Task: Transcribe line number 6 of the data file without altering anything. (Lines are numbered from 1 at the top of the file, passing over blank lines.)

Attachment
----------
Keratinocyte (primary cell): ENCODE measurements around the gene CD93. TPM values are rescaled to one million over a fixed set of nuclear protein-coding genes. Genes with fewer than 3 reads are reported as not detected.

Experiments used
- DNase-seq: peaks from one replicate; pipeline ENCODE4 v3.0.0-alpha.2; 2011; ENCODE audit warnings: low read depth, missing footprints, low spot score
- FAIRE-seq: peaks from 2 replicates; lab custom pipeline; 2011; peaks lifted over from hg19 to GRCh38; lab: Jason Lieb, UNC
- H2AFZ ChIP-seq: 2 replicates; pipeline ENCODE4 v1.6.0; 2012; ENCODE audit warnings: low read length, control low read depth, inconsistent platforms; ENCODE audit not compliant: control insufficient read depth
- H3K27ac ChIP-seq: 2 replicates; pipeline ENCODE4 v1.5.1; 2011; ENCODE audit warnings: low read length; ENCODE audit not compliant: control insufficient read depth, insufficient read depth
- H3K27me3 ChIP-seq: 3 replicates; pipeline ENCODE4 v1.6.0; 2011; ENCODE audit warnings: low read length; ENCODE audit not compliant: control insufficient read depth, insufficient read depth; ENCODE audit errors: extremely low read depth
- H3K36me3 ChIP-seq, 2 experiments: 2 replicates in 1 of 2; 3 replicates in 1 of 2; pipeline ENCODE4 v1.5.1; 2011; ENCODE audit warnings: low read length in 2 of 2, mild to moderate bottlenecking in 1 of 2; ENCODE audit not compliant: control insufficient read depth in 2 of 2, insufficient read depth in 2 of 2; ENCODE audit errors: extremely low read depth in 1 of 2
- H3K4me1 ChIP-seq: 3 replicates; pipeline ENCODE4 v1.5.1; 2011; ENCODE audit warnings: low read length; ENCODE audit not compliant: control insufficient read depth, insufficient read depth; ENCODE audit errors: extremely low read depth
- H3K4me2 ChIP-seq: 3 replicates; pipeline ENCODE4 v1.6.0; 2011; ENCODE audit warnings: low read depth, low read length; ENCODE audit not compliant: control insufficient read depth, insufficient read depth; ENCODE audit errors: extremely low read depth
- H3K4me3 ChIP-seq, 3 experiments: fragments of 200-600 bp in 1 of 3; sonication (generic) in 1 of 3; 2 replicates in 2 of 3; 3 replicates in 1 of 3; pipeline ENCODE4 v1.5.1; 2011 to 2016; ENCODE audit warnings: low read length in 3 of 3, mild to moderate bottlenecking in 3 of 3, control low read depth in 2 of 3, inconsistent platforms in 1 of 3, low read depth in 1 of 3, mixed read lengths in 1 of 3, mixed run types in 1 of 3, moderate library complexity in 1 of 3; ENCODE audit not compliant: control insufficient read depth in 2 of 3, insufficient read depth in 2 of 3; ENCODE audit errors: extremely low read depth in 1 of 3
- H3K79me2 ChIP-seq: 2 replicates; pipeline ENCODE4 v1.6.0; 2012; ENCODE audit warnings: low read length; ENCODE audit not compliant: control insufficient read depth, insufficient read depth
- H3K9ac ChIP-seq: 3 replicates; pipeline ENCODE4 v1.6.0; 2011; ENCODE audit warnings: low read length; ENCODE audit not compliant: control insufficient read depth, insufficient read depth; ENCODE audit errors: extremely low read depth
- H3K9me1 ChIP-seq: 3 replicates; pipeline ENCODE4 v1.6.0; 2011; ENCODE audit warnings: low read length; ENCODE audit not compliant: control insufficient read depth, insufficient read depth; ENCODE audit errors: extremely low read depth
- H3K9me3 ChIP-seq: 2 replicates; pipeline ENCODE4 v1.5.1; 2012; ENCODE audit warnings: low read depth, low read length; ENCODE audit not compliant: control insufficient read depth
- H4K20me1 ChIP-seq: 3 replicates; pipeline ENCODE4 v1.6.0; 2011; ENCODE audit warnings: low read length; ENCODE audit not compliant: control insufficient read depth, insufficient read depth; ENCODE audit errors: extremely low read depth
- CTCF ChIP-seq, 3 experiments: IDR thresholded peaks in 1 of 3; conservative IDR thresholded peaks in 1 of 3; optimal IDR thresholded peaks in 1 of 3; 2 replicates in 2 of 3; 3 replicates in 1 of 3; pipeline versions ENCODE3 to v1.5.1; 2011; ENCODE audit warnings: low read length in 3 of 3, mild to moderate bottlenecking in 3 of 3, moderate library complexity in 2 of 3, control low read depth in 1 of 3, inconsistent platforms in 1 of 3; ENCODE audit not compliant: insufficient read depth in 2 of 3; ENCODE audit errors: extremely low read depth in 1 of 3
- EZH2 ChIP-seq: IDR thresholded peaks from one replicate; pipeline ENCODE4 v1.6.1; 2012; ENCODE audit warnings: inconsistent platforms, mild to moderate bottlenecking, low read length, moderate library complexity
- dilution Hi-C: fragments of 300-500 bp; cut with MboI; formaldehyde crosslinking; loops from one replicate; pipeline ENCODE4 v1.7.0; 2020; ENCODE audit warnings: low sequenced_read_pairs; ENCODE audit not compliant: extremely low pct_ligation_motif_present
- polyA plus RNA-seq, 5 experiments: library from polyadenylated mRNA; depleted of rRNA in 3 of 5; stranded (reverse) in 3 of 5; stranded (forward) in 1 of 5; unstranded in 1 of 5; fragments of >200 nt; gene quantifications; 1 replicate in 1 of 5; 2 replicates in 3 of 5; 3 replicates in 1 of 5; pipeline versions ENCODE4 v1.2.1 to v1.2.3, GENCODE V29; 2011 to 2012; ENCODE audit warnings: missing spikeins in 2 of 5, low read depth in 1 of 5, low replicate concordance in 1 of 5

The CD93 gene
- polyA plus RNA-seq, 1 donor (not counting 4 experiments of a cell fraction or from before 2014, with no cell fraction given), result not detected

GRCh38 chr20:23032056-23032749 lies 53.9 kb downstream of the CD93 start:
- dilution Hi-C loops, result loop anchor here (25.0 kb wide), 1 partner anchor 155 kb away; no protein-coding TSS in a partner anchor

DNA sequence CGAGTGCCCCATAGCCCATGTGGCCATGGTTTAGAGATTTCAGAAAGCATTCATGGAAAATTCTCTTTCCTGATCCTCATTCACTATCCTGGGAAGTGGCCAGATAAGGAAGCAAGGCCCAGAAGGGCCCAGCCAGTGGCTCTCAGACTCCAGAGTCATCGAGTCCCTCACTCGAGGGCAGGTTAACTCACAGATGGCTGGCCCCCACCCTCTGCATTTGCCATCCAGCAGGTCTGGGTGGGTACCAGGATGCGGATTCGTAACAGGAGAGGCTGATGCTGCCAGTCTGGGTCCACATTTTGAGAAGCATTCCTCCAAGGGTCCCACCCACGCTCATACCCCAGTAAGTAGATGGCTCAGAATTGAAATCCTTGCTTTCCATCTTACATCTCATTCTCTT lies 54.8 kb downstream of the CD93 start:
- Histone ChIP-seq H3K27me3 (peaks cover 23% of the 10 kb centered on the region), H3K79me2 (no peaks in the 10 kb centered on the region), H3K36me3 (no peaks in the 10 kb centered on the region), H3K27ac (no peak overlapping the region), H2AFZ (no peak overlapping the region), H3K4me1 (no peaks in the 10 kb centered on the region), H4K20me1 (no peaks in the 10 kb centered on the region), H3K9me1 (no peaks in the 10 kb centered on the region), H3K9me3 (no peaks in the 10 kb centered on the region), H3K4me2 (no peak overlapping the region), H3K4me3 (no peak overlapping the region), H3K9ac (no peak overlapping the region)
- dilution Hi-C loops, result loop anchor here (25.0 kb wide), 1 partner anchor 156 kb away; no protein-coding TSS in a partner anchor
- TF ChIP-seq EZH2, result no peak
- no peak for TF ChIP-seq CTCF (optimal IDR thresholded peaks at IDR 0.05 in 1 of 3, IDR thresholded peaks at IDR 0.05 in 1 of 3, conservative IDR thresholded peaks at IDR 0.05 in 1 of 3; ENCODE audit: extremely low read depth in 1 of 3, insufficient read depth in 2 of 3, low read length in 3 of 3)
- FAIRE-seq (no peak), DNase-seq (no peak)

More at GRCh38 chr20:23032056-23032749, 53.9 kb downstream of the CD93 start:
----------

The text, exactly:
- H3K27ac ChIP-seq: 2 replicates; pipeline ENCODE4 v1.5.1; 2011; ENCODE audit warnings: low read length; ENCODE audit not compliant: control insufficient read depth, insufficient read depth